Heel pain is one of the most common conditions treated by podiatrists. It is often a message from the body that something is in need of medical attention. Pain that occurs right after an injury or early in an illness may play a protective role, warning us about the damage we have suffered.

Who gets heel pain?

The greatest incidence of heel pain is seen in middle-aged men and women. It is also seen in those who take part in regular sporting activities or are significantly overweight and spend time on their feet. Heel pain can also occur in children, usually between 8 and 10, as they become increasingly active in sporting activities.

The causes of heel pain

While heel pain has many causes, it is usually the result of faulty biomechanics (abnormalities in the way we walk). This can place too much stress on the heel bone and the soft tissues attached to it. The stress may also result from injury or a bruise incurred while walking, running or jumping on hard surfaces; wearing poorly constructed footwear; or being significantly overweight. Systemic diseases, such as diabetes and arthritis, can also contribute to heel pain.
We have relieved foot pain for over 30 years.

Common complications

Heel spur
A common cause of heel pain is the heel spur, a bony growth under the heel bone. There are no visible features on the heel, but a deep painful spot can be found in or around the middle of the sole of the heel. Approximately 10% of the population may have heel spurs without any pain. Heel spurs result from strain on the muscles of the foot. This may result from biomechanical imbalance, a condition occurring in many people.

Plantar Fasciitis
Both heel pain and heel spurs are frequently associated with an inflammation of the long bands of tissue that connect the heel and the ball of the foot. The inflammation of this arch area is called plantar fasciitis. The plantar fascia is an important support of the medial longitudinal arch and excessive pronation can cause chronic irritation of this structure, usually at its attachment to the calcaneus. The inflammation may be aggravated by shoes that lack appropriate support, especially in the arch area, and by the chronic irritation that sometimes accompanies an athletic lifestyle.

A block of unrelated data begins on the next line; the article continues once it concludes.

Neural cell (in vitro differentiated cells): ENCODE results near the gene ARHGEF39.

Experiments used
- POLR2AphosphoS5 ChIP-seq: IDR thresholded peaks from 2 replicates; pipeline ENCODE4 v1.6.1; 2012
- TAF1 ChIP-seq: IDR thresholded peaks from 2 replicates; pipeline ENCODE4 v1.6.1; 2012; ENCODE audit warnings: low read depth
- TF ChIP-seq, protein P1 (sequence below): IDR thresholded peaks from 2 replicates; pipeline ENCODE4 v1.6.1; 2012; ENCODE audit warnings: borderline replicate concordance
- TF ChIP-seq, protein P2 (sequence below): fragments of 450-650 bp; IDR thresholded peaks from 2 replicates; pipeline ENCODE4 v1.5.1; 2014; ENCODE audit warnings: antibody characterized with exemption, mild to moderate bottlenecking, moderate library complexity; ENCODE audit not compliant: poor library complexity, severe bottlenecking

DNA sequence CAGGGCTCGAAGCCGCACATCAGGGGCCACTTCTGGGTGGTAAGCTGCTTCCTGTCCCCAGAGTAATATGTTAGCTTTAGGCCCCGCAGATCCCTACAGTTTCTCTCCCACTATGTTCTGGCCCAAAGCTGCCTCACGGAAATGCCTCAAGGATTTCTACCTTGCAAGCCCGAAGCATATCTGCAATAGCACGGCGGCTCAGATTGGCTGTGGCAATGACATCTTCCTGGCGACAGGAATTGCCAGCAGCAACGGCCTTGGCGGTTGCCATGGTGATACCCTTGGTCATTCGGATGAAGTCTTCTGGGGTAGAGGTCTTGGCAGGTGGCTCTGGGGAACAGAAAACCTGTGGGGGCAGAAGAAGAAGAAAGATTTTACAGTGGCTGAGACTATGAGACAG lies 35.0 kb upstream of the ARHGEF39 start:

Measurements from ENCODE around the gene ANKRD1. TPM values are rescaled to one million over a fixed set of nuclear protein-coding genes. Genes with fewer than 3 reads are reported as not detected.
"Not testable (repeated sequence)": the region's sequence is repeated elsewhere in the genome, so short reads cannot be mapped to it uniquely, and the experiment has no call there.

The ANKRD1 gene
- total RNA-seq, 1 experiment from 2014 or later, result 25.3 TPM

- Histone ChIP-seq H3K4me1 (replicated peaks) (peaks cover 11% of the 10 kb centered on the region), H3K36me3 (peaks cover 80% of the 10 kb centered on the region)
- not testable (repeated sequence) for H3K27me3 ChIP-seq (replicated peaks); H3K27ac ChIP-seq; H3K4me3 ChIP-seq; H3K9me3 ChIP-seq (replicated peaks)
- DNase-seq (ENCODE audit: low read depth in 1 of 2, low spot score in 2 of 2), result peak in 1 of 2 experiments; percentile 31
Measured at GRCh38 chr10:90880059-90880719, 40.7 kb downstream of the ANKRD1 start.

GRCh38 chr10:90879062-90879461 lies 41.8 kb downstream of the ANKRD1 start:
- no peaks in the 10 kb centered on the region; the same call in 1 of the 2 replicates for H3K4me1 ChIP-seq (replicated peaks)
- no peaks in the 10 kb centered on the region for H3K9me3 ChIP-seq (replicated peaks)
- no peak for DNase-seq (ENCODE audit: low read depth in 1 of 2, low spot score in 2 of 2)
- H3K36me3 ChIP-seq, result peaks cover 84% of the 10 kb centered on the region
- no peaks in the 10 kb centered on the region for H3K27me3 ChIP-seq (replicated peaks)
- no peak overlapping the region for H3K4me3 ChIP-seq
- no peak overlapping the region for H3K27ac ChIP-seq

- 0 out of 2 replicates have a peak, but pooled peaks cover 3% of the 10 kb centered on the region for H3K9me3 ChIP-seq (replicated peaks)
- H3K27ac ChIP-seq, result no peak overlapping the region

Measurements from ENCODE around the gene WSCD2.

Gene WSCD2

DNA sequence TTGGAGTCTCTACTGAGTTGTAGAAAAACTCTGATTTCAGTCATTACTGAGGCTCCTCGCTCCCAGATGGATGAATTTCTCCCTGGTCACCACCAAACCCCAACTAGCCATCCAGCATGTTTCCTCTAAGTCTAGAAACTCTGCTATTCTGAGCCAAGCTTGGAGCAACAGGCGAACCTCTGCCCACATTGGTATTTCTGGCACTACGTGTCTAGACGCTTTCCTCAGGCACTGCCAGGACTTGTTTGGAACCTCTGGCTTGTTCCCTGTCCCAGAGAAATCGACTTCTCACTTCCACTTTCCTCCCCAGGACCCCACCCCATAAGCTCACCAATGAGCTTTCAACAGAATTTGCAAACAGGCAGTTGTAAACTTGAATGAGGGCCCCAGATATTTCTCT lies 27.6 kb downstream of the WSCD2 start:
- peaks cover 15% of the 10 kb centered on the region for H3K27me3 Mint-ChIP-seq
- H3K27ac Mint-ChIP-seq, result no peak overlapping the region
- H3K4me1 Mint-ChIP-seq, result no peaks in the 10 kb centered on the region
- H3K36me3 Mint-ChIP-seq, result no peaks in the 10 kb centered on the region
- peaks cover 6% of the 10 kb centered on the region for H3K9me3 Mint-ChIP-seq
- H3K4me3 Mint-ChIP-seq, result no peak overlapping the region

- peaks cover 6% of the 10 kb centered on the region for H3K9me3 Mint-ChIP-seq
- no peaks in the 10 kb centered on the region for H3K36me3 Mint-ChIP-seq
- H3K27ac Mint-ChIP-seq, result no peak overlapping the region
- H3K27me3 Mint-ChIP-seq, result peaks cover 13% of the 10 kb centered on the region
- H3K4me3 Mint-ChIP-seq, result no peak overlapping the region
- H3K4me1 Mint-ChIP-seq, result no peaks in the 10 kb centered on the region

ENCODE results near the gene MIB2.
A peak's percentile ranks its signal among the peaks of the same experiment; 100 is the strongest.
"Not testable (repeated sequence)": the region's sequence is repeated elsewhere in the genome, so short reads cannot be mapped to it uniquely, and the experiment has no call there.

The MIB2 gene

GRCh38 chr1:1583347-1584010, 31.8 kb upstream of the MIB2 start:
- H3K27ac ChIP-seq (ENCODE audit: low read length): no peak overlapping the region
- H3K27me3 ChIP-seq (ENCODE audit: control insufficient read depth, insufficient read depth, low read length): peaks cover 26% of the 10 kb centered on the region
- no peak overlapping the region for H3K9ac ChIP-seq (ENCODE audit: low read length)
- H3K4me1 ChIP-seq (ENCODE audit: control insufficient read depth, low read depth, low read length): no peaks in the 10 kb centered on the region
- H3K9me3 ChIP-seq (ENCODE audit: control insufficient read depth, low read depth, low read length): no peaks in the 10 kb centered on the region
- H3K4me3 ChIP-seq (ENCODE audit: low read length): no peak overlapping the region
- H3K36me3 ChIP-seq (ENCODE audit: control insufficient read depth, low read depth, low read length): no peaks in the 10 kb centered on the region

Pain is normally felt under the inside aspect of the heel. Characteristically, this occurs with the first few steps taken on arising in the morning. Walking on the toes or climbing stairs may make the pain worse.

Other causes of heel pain
  • Excessive rolling in of the feet when walking.
  • An inflamed bursa (bursitis), a small, irritated sack of fluid at the back of the heel.
  • A Neuroma (a nerve growth).
  • Other soft tissue growths.
  • Heel bumps or 'pump-bumps', a bone enlargement at the back of the heel bone.
  • Bruises or stress fractures to the heel bone.

Overcoming the problem

If pain and other symptoms of inflammation—i.e., redness, swelling and heat—persist, you should limit normal daily activities and consult your podiatrist.

Your podiatrist may conduct a number of x-rays to look for heel spurs or fractures.


Treatment should be directed towards relief of the pain and inflammation and control of adverse mechanical factors to prevent recurrence. Footwear modification, orthotic control, stretching tight calf muscles and activity modification should be commenced early. Ice applications and deep massage may assist recovery, and a 4-8mm heel raise supported with tape often provides relief.

These treatments will effectively treat the majority of heel and arch pain without the need for surgery. Only a relatively few cases of heel pain require surgery. Surgery is usually performed to remove the spur, but may also involve the release of the plantar fascia, removal of bursa and removal of a neuroma or other soft tissue growth.


Your recovery will depend on the cause of your heel pain and your individual health. If you are suffering from a heel spur or plantar fasciitis, it normally takes about six to eight weeks for a healthy individual to fully recover.

Preventing future problems

Wear shoes that fit well and have shock-absorbent soles, rigid uppers and supportive heel counters. Do not wear shoes with excessive wear on heels or soles.

Stretches and exersise
Prepare properly before exercising. Warm up before running or walking, and do some stretching exercises afterwards.
Pace yourself when you participate in athletic activities. If overweight, try non-weight-bearing activities, such as swimming or cycling.

Additional control
Your podiatrist may also use taping or strapping to provide extra support for your foot. Orthoses (shoe inserts) specifically made to suit your needs may also be prescribed

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